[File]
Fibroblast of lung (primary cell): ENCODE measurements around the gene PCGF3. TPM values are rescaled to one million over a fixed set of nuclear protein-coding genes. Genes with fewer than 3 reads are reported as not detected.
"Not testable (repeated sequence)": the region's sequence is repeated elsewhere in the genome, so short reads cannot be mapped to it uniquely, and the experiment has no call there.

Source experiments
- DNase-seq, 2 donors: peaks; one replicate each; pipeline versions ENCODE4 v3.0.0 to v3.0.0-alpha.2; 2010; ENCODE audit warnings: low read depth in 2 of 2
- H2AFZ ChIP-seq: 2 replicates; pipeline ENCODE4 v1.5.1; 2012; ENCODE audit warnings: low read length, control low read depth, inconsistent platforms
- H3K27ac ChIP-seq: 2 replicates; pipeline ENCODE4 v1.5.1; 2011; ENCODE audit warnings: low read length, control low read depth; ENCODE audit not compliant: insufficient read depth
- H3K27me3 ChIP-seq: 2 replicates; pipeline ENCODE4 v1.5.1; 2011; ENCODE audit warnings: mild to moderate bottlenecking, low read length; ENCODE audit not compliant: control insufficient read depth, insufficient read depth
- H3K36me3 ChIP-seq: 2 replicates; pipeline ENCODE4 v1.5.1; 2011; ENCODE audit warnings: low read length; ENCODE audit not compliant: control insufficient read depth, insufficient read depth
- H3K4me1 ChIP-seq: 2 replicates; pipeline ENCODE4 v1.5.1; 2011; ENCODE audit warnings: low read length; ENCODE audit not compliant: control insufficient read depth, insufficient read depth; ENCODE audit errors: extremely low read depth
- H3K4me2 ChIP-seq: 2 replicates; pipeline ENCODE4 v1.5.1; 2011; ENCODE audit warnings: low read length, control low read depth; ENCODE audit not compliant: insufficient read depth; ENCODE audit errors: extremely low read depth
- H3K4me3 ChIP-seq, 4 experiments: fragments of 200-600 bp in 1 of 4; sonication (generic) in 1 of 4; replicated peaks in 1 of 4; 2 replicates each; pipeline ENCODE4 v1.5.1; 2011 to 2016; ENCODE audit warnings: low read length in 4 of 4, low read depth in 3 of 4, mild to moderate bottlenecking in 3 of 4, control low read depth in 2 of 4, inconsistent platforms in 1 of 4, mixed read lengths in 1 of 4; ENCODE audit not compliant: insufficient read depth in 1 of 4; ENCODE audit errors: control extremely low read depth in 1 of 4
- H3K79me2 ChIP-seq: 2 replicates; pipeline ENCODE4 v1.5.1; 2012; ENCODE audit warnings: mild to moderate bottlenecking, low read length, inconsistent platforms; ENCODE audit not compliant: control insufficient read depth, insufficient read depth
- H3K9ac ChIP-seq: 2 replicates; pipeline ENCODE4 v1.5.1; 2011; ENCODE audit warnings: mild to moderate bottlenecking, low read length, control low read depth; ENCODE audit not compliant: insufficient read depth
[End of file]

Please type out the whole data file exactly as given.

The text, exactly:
Fibroblast of lung (primary cell): ENCODE measurements around the gene PCGF3. TPM values are rescaled to one million over a fixed set of nuclear protein-coding genes. Genes with fewer than 3 reads are reported as not detected.
"Not testable (repeated sequence)": the region's sequence is repeated elsewhere in the genome, so short reads cannot be mapped to it uniquely, and the experiment has no call there.

Source experiments
- DNase-seq, 2 donors: peaks; one replicate each; pipeline versions ENCODE4 v3.0.0 to v3.0.0-alpha.2; 2010; ENCODE audit warnings: low read depth in 2 of 2
- H2AFZ ChIP-seq: 2 replicates; pipeline ENCODE4 v1.5.1; 2012; ENCODE audit warnings: low read length, control low read depth, inconsistent platforms
- H3K27ac ChIP-seq: 2 replicates; pipeline ENCODE4 v1.5.1; 2011; ENCODE audit warnings: low read length, control low read depth; ENCODE audit not compliant: insufficient read depth
- H3K27me3 ChIP-seq: 2 replicates; pipeline ENCODE4 v1.5.1; 2011; ENCODE audit warnings: mild to moderate bottlenecking, low read length; ENCODE audit not compliant: control insufficient read depth, insufficient read depth
- H3K36me3 ChIP-seq: 2 replicates; pipeline ENCODE4 v1.5.1; 2011; ENCODE audit warnings: low read length; ENCODE audit not compliant: control insufficient read depth, insufficient read depth
- H3K4me1 ChIP-seq: 2 replicates; pipeline ENCODE4 v1.5.1; 2011; ENCODE audit warnings: low read length; ENCODE audit not compliant: control insufficient read depth, insufficient read depth; ENCODE audit errors: extremely low read depth
- H3K4me2 ChIP-seq: 2 replicates; pipeline ENCODE4 v1.5.1; 2011; ENCODE audit warnings: low read length, control low read depth; ENCODE audit not compliant: insufficient read depth; ENCODE audit errors: extremely low read depth
- H3K4me3 ChIP-seq, 4 experiments: fragments of 200-600 bp in 1 of 4; sonication (generic) in 1 of 4; replicated peaks in 1 of 4; 2 replicates each; pipeline ENCODE4 v1.5.1; 2011 to 2016; ENCODE audit warnings: low read length in 4 of 4, low read depth in 3 of 4, mild to moderate bottlenecking in 3 of 4, control low read depth in 2 of 4, inconsistent platforms in 1 of 4, mixed read lengths in 1 of 4; ENCODE audit not compliant: insufficient read depth in 1 of 4; ENCODE audit errors: control extremely low read depth in 1 of 4
- H3K79me2 ChIP-seq: 2 replicates; pipeline ENCODE4 v1.5.1; 2012; ENCODE audit warnings: mild to moderate bottlenecking, low read length, inconsistent platforms; ENCODE audit not compliant: control insufficient read depth, insufficient read depth
- H3K9ac ChIP-seq: 2 replicates; pipeline ENCODE4 v1.5.1; 2011; ENCODE audit warnings: mild to moderate bottlenecking, low read length, control low read depth; ENCODE audit not compliant: insufficient read depth